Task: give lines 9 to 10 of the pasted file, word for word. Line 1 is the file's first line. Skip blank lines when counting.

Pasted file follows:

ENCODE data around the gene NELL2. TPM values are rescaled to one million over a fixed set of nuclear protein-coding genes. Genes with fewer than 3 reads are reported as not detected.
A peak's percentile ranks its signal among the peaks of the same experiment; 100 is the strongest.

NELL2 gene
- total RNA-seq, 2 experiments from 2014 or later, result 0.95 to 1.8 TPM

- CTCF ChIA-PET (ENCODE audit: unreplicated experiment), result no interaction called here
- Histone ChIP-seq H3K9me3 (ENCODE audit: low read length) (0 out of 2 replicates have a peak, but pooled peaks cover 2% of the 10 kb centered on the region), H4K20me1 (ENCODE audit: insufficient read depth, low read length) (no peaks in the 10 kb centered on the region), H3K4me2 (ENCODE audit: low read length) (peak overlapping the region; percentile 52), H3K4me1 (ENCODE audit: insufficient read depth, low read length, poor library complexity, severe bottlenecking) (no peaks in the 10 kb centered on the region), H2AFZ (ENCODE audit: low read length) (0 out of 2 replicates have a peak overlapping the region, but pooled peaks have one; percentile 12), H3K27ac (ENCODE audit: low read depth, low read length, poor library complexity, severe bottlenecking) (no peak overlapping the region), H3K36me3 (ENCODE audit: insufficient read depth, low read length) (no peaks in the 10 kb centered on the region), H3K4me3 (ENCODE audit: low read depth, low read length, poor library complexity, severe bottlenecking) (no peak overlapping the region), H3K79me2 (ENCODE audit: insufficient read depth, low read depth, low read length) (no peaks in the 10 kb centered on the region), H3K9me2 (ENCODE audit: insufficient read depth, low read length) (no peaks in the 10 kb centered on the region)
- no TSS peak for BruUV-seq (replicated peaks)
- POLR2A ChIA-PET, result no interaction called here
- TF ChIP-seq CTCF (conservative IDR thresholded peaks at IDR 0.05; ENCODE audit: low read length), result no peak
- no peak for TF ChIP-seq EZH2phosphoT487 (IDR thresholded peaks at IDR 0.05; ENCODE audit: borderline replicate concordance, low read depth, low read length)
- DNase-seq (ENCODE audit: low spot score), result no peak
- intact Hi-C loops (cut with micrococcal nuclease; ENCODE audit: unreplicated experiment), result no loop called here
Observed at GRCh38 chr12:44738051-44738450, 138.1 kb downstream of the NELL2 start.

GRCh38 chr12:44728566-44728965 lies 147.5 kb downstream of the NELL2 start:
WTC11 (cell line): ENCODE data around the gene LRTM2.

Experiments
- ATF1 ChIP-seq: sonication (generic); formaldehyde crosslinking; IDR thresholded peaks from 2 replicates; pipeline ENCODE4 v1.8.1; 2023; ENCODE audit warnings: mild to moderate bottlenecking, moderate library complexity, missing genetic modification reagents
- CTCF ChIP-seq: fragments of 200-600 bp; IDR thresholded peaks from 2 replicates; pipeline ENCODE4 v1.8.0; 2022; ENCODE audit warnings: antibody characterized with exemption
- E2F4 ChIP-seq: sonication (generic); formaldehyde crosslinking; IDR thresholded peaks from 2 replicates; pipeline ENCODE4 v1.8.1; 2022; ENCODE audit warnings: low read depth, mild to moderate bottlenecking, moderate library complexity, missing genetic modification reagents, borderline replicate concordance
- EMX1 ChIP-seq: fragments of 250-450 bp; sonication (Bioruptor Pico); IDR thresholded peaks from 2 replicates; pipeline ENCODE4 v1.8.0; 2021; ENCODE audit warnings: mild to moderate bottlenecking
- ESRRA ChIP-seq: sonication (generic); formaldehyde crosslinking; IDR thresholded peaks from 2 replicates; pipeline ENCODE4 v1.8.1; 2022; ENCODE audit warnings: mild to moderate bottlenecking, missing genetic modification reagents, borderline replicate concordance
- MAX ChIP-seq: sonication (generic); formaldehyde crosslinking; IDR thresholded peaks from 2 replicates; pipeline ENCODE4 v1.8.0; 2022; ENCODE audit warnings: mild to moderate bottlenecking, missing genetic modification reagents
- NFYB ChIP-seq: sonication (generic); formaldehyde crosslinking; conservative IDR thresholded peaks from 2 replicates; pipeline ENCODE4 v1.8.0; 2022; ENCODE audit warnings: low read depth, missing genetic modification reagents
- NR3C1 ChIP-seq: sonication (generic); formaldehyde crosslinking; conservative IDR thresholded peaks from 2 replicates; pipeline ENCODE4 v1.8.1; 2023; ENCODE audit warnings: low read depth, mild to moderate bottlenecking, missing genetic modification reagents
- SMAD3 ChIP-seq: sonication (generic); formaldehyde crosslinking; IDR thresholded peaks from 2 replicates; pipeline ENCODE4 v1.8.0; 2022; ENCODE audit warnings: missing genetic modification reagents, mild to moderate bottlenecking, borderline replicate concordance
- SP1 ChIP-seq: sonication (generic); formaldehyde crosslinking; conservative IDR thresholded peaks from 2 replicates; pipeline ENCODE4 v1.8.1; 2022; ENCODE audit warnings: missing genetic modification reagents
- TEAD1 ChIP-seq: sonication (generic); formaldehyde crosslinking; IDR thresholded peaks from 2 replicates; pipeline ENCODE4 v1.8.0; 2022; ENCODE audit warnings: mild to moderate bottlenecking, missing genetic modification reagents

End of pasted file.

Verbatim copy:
- TF ChIP-seq CTCF (conservative IDR thresholded peaks at IDR 0.05; ENCODE audit: low read length), result no peak
- no peak for TF ChIP-seq EZH2phosphoT487 (IDR thresholded peaks at IDR 0.05; ENCODE audit: borderline replicate concordance, low read depth, low read length)